Why Food Rewards are Bad for Kids (& Ideas for Healthy Classroom Alternatives)
|May 1, 2014||Posted by Stacy under Food rewards, Junk food in school|
The other day, my second grader held up a foil-wrapped chocolate and announced, “Mom!! Last week, Mrs. Z (his teacher) gave me this for being a good listener.” Then he added, “And the week before, I got a Hershey’s Kiss for finishing my work on time!”
While I love that he’s being recognized for good behavior, it irked me to hear about the candy. Sure, it’s only a couple small pieces. But my issue isn’t calories or the sugar left coating his teeth. It’s about what it teaches him about food. Eat junk to reward yourself for a job well done or an emotional pick-me-up. Eat it because it’s there, even if you aren’t hungry. Value it more than fresh fruits, veggies and other healthy foods that will nourish his body.
At our school, there are a handful of teachers known as the “candy teachers.” They use sugary treats–typically something small like a Jolly Rancher or a Tootsie Roll–to motivate students. But these candy handouts aren’t the only junk food rewards provided to my son and other students in our district. Pizza, ice cream, banana splits, and root beer floats are some of the examples that I can think of. (And, of course, they pale in comparison to the weekly 12-ounce can of Coke and full-sized bag of gummi bears combo described by Bettina Siegel of The Lunch Tray.)
I can understand why many teachers and schools do it. Junk food rewards are easy and cheap, and kids like them. A lot of people see them as harmless, but unfortunately, they aren’t. That’s why leading medical organizations, including the American Academy of Pediatrics and the Mayo Clinic, say not to do it.
Over the years at home, I’ve refrained from using food as a reward. I didn’t feed my kids M&Ms for potty training. I don’t promise them ice cream for behaving at the doctor’s office or for finishing their homework. So it’s all that much more upsetting to have it happening at school, where kids should learn about how to be healthy–not develop a messed-up relationship with food.
WHAT PARENTS CAN DO
Based on the feedback that I’ve received from readers, food rewards are a big issue with many parents. Unfortunately, it can be a tough one to tackle, as the practice is so common and ingrained. Many educators just don’t see the problem with a little sugar if it helps get kids excited to learn. And no one wants to make life any harder for overworked teachers.
In Just Say NO to Food Rewards at School: A Must-Read Guide for Parents, I offer tips for addressing the problem at your school. While I think the advice is solid, I haven’t (YET!) succeeded in getting my school district to outlaw the practice. When I talked to my school principal about it, he told me that he didn’t see a problem with giving kids a Jolly Rancher or other small piece of candy as an extrinsic motivator. I sent him links to several different resources that explain the downsides but he wouldn’t budge. And administrators at the district level weren’t willing to make a definitive stand in our school district wellness policy, either.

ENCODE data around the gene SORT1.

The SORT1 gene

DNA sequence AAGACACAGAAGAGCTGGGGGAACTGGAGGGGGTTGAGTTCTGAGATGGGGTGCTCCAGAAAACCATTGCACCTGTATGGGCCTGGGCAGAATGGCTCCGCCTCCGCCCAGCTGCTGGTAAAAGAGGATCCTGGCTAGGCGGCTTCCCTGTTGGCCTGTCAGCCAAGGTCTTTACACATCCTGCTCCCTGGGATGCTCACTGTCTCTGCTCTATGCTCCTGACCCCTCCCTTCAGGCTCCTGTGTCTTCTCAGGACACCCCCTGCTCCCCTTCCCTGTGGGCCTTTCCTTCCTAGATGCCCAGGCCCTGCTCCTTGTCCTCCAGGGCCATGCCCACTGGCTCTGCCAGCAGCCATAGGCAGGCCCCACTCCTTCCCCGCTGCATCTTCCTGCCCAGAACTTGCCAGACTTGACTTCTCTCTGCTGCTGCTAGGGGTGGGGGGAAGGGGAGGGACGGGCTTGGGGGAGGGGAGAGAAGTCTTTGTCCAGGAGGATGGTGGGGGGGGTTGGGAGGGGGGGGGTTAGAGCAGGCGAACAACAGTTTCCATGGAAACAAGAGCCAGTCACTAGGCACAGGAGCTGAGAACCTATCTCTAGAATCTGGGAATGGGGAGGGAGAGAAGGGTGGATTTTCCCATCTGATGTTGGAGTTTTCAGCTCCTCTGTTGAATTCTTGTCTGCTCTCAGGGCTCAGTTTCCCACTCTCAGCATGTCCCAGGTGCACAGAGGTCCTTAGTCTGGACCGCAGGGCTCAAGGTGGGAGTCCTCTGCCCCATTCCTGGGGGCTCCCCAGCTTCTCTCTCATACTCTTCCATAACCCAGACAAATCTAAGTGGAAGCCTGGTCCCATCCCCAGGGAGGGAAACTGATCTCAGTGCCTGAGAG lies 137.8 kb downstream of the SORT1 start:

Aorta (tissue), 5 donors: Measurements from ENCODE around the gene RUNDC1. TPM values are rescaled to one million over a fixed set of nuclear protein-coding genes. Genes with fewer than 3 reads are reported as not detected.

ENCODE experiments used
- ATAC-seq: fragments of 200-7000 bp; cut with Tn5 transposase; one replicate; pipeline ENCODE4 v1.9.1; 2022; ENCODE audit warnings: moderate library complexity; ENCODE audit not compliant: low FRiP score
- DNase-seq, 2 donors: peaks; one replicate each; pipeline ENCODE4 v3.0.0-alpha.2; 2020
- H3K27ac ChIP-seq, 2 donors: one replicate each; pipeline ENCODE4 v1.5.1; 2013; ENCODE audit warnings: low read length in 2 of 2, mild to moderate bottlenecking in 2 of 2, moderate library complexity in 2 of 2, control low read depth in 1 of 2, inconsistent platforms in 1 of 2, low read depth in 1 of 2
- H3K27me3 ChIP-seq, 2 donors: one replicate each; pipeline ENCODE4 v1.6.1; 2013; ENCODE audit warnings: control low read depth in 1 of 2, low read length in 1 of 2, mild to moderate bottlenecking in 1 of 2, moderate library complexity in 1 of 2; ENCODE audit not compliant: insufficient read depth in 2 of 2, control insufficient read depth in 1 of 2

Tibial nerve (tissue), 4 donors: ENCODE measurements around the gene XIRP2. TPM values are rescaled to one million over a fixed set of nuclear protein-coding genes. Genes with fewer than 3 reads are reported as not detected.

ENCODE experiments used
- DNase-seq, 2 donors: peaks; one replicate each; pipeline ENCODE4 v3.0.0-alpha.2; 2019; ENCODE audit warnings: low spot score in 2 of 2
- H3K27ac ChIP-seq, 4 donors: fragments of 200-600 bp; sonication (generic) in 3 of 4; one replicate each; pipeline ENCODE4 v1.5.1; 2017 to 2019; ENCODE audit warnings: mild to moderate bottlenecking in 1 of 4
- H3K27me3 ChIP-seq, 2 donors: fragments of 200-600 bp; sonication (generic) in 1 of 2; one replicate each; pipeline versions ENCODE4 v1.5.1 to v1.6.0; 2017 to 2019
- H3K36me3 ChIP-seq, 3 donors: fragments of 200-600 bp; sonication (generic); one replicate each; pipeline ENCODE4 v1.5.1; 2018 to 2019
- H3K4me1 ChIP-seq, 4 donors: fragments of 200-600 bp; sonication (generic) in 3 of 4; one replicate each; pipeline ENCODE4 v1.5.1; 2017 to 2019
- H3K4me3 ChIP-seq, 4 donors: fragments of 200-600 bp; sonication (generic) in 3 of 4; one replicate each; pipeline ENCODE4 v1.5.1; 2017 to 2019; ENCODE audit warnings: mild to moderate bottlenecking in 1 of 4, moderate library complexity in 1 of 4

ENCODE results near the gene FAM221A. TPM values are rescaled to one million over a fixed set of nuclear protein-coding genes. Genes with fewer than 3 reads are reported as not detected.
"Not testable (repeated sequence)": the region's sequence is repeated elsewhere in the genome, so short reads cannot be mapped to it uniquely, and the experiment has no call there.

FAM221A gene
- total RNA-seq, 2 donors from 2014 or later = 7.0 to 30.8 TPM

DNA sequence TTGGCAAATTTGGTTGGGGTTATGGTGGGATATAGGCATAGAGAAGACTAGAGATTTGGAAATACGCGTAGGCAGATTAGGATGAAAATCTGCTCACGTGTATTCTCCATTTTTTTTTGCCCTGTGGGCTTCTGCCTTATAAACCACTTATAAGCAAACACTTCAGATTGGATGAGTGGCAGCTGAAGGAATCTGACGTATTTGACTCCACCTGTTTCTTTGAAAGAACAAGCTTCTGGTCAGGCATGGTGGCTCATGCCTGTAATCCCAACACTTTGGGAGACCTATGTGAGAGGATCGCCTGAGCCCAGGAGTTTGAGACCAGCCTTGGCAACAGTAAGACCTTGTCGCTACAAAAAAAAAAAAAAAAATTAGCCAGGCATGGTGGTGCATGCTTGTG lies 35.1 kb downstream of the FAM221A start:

That said, I think it may just be a matter of time–and education. If you’re looking for ammo, give your school principal a copy of The Use of Food as Reward in Classrooms: The Disadvantages and the Alternatives (while geared toward the state of Kentucky, a national version of this excellent white paper is in the works–so stay tuned!). Ask if copies of the Center for Science in the Public Interest’s Constructive Classroom Rewards can be distributed to teachers and other school staff. Find a local physician or registered dietitian who supports your views and ask your school if he or she can come give a talk. Pinpoint other parents who don’t want their kids to be rewarded with junk food–and approach school officials as a group. Even many school nurses and other health professionals aren’t aware of the potential harm of rewarding kids with food, so GET THE WORD OUT!!
While many teachers in my district are still doling out candy and other junk, I have seen individual efforts to switch gears. Earlier this school year, a local high school teacher approached me looking for an idea for a healthy post-exam reward for her students. In the past, she treated them to a pizza party. But after learning the facts about food rewards, she was eager to find another option. I sent her a list of ideas, but she ended up coming up with one on her own. She took them to play basketball. The kids’ reaction? “They absolutely LOVED it!!” she gushed afterward.
It may take some creativity, but we can find ways to motivate students without giving them candy and other junk. Question is, are we willing to try?!?
MORE INFO IN HEALTHY REWARDS
Healthy Non-Food Rewards (from Action for Healthy Kids)
Alternatives to Food Rewards (from Connecticut State Department of Education)
Are your kids rewarded with junk food at school? How do you feel about it? Here’s your chance to speak your mind! Scroll down to leave a comment. And thanks for coming by!
Photo credit: Michael Savino via Flickr